Word on the street is that the online bookseller Amazon is preparing to announce the next generation of smartphones.
The new phone will feature a 3D screen and users will not need to use 3D glasses to see it.
Apparently the rumour is that the phone will “employ retina-tracking technology embedded in four front-facing cameras, or sensors, to make some images appear to be 3-D, similar to a hologram.
Some common features, like zooming in to get a closer look at a photo, will happen automatically. The 3-D screen technology can sense the movement of a person’s eyes and whether the screen is moving closer to a user’s face. The phone can automatically zoom into images as it moves closer to a user’s face and could manipulate text and images as a person moves the phone.”
Amazon has already been showing early versions of the phone to suppliers in Seattle and San Francisco and a formal announcement is expected in June. The phones should be shipping by September with Amazon ordering 600,000 of them.
What is unusual is that this is Amazon’s first foray into the phone hardware market and it is coming in with technology that no one else has.
The outfit has been increasing its tech output lately. On April 2, it introduced the video-streaming and gaming console Amazon Fire TV and it has offered the Kindle e-reader since 2007.
The company has not said which service carriers the phone will work with, or what operating system it will use.
It will be certainly cheaper that what is out there for the money. Not only will Amazon be getting a subsidy from the carriers, it will also be subsidising the phone itself. The company is ok about losing money on hardware to get people to use its services and buy more items through the devices. Amazon thinks that using devices to highlight its video streaming service, app store, or shopping options means more returning customers.
The great state of West Virginia has come up with a new law that would drag teenagers to court for sexting each other.
While it is already illegal for adults to send sexually explicit messages to minors, the new law would crack down on sexy texts shared by minors, reports the Huff Post.
More than 20 US states already have laws designed to “punish” minors who engage in sexting. New Jersey even registers teens who break it as sex offenders.
The West Virginia law isn’t nearly as insane. It is part of a wider educational programme being created by the state’s Supreme Court. It won’t label teen sexters as sex pests and it will clear the delinquency charge if they get caught.
16-year-olds in West Virginia can still drive and join the marines. 18-year-olds can vote or buy military style firearms.
Moves by parents to protect their kids from cyber bullying and sexting are getting the thumbs down from teens.
Parents, who like to keep their precious snowflakes bound in bubble wrap, have been pressuring law makers to bring in rules to save the children from the perils of a mobile world. Ever happy to make new laws to shut up neurotic parents, politicians have been bringing in tough new penalties for cyber bullying and those who send salacious texts.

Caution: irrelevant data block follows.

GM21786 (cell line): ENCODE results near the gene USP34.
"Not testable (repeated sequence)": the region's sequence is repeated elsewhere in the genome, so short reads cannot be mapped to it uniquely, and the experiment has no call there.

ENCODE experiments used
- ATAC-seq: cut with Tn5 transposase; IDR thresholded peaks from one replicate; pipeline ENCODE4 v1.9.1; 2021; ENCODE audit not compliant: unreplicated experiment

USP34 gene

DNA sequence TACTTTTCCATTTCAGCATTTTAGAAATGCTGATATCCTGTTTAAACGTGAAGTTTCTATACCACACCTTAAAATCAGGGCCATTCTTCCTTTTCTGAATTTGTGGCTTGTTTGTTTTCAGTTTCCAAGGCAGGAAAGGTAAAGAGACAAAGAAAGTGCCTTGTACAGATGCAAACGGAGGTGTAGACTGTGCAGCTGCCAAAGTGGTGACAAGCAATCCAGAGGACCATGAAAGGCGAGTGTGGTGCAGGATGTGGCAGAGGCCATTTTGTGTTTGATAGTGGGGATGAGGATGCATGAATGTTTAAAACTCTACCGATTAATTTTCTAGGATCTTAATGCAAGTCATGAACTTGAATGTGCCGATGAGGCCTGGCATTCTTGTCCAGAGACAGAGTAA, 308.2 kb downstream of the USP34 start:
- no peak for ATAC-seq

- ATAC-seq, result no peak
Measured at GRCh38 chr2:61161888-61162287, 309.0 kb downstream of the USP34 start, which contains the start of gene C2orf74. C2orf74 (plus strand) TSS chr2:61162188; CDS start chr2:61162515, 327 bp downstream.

According to the Sydney Morning Herald, down under the kids are waking up and finding that the laws are as harsh as those which resulted in their great-grandparents being transported to Oz in the first place.
A questionnaire of 1,000 New South Wales students aged between 12 and 17 found most believed people under the age of 18 should never be charged with child pornography or put on the sex offender register for peer-to-peer sexting.
While they thought that sexting and cyber bullying should be against the law, they believe other penalties would be more effective.
The survey was conducted by the Children’s Legal Service and the National Children’s and Youth Law Centre (NCYLC) at UNSW.
Kids were asked to share their opinions about criminal law relating to texting and online bullying and more than two thirds said knowing certain online behaviour was illegal made them less likely to do it – another two thirds said this made them confident about dealing with it.
However, the kids said that illegality was enough. You did not need to stuff up a teen’s entire life by sticking them on Jimmy Savile’s Christmas card list because they photographed their boobs and wired the snap to their boyfriend.
Software giantMicrosoft has been accused of peddling its Kin phone by promoting sexting.
While Apple has been slagged off purging every item that could be porn related from its iTunes and Applications stores, Microsoft is getting a broadside for going the other way.
The controversy relates to a new Microsoft commercial which some pundits have had to had a cold shower before commenting on.
The advert has a picture of a bloke snapping a picture under his shirt and texting it to someone.
Writing for Consumer Reports’ electronics blog, Mike Gikas observes that Microsoft’s video “comes uncomfortably close to advocating sexting.”
Sexting is when you send provocative snaps of yourself with the idea of attracting a sexual partner. Given that Microsoft is pushing its phone to the social notworking market it is not surprising that this idea should appear, at least as a gag.
If Apple has used a similar idea in its advertising everyone would have talked about how clever and “on edge” it all was. The fact it is Microsoft means that the US press puritans pound away on their iMacs about the lapsing moral state of Redmond.
But then the phrase “get a life” has never been an Apple motto. Sex has been a staple for the advertising industry for years.